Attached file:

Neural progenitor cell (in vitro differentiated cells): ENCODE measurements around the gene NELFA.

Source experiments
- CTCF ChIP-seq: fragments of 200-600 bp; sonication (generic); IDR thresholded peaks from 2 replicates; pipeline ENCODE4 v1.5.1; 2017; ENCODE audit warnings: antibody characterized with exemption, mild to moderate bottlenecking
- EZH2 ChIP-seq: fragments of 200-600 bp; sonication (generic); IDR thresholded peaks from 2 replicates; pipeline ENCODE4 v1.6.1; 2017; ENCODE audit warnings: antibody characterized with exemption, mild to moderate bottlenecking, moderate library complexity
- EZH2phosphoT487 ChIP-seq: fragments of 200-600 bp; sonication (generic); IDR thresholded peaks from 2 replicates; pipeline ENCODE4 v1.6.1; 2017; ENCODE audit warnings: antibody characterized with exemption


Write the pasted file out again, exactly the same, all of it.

Neural progenitor cell (in vitro differentiated cells): ENCODE measurements around the gene NELFA.

Source experiments
- CTCF ChIP-seq: fragments of 200-600 bp; sonication (generic); IDR thresholded peaks from 2 replicates; pipeline ENCODE4 v1.5.1; 2017; ENCODE audit warnings: antibody characterized with exemption, mild to moderate bottlenecking
- EZH2 ChIP-seq: fragments of 200-600 bp; sonication (generic); IDR thresholded peaks from 2 replicates; pipeline ENCODE4 v1.6.1; 2017; ENCODE audit warnings: antibody characterized with exemption, mild to moderate bottlenecking, moderate library complexity
- EZH2phosphoT487 ChIP-seq: fragments of 200-600 bp; sonication (generic); IDR thresholded peaks from 2 replicates; pipeline ENCODE4 v1.6.1; 2017; ENCODE audit warnings: antibody characterized with exemption